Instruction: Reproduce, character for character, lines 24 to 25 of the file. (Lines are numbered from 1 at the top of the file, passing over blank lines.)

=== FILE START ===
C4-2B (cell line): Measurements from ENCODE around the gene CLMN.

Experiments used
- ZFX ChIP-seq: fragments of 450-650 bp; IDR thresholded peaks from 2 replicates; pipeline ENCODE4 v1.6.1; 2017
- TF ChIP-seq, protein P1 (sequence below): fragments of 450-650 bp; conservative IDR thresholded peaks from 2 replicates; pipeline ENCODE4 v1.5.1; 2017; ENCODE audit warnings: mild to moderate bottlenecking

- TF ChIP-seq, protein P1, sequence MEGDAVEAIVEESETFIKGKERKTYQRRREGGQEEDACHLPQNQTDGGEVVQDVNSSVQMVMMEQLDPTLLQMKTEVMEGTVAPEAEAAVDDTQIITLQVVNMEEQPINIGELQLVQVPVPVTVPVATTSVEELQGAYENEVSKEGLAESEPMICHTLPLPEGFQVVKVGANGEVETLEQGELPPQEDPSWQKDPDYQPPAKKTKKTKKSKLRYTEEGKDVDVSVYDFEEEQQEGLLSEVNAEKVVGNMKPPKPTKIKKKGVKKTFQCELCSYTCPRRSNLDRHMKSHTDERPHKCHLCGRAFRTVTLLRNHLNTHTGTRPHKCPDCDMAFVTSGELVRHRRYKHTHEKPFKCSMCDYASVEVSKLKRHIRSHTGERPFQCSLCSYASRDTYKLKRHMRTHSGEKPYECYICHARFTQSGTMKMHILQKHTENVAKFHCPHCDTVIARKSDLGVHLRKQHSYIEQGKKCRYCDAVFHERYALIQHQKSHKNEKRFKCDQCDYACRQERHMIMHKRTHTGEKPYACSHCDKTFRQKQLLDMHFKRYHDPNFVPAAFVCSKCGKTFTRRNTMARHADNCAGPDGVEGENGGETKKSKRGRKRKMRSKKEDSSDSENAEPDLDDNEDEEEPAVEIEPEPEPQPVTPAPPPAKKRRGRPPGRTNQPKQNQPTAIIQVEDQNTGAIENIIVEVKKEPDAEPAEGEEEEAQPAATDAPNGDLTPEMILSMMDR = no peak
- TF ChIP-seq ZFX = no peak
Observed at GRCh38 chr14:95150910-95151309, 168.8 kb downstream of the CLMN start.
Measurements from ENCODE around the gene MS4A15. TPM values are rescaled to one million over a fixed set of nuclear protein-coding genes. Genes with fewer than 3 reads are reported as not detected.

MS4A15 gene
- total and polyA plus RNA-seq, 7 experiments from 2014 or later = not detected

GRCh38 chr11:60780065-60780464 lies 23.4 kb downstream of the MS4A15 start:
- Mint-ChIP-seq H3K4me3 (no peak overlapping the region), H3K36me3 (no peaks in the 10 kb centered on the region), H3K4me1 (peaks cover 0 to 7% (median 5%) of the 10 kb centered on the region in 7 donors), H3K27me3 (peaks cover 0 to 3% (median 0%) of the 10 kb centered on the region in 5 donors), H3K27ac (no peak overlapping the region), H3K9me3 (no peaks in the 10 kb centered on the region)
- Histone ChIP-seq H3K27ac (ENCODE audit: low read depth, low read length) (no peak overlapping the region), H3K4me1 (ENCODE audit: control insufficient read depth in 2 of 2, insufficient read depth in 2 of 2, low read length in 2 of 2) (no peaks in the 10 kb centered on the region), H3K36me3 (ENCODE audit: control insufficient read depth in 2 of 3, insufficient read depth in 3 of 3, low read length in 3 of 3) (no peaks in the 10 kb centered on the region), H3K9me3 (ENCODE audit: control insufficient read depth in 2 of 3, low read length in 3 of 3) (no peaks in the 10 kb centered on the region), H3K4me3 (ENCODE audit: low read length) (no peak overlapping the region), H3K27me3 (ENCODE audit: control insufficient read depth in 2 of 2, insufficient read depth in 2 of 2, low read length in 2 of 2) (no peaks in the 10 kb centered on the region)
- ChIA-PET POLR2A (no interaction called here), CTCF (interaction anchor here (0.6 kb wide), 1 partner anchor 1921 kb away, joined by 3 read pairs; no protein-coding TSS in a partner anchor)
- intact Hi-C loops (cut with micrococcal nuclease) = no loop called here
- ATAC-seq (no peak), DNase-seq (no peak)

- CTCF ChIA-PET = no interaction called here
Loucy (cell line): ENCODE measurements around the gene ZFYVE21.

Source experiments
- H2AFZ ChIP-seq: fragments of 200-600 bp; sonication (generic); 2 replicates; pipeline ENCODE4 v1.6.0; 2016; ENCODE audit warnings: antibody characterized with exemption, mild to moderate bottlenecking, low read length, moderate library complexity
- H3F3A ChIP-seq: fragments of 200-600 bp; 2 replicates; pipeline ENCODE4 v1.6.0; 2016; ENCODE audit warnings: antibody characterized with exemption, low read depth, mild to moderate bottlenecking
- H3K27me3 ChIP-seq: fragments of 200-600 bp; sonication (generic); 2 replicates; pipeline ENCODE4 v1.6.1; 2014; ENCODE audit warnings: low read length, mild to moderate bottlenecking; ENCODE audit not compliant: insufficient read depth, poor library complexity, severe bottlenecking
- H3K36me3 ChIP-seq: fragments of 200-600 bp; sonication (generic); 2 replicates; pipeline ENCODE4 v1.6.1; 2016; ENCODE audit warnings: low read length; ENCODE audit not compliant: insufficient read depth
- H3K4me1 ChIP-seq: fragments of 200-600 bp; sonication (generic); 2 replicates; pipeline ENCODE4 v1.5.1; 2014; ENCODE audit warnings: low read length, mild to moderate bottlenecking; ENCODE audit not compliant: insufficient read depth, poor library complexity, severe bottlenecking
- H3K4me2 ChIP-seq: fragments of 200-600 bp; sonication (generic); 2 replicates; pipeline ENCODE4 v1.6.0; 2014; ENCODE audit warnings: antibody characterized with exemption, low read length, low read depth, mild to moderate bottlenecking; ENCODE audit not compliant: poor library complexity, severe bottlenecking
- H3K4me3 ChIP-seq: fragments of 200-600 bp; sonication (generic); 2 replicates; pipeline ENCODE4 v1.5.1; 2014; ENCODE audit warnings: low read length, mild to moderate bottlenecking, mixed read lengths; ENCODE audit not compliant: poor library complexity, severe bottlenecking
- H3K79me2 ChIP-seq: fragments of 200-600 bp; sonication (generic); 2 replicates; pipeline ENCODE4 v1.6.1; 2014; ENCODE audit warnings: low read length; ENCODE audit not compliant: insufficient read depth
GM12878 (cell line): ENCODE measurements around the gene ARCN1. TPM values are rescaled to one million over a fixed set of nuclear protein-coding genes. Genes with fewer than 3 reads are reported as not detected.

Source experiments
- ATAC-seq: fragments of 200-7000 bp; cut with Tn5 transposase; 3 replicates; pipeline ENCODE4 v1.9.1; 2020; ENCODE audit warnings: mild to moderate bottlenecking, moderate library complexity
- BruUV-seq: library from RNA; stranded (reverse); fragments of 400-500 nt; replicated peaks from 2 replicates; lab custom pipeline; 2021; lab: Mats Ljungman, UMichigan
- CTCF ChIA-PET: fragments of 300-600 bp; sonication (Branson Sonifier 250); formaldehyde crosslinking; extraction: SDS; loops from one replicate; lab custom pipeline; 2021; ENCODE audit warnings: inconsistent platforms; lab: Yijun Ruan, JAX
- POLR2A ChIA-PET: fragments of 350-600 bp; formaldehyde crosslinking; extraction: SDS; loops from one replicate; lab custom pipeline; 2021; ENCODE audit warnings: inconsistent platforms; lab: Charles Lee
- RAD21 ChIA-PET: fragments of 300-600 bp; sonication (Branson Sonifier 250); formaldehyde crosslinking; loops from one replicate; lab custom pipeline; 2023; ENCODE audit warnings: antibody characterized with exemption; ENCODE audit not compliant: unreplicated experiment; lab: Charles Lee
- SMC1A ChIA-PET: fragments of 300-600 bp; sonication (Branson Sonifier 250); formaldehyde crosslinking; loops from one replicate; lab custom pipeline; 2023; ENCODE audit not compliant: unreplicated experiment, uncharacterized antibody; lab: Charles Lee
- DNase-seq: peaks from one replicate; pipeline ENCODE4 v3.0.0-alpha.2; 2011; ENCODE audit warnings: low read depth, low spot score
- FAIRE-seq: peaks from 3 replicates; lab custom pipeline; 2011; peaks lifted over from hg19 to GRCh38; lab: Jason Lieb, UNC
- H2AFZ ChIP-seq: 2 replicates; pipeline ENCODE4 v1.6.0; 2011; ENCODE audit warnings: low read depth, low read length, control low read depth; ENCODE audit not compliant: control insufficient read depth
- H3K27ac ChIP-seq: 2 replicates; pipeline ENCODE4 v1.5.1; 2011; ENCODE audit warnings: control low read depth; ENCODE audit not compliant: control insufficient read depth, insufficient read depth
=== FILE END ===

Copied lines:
- H3K4me1 ChIP-seq: fragments of 200-600 bp; sonication (generic); 2 replicates; pipeline ENCODE4 v1.5.1; 2014; ENCODE audit warnings: low read length, mild to moderate bottlenecking; ENCODE audit not compliant: insufficient read depth, poor library complexity, severe bottlenecking
- H3K4me2 ChIP-seq: fragments of 200-600 bp; sonication (generic); 2 replicates; pipeline ENCODE4 v1.6.0; 2014; ENCODE audit warnings: antibody characterized with exemption, low read length, low read depth, mild to moderate bottlenecking; ENCODE audit not compliant: poor library complexity, severe bottlenecking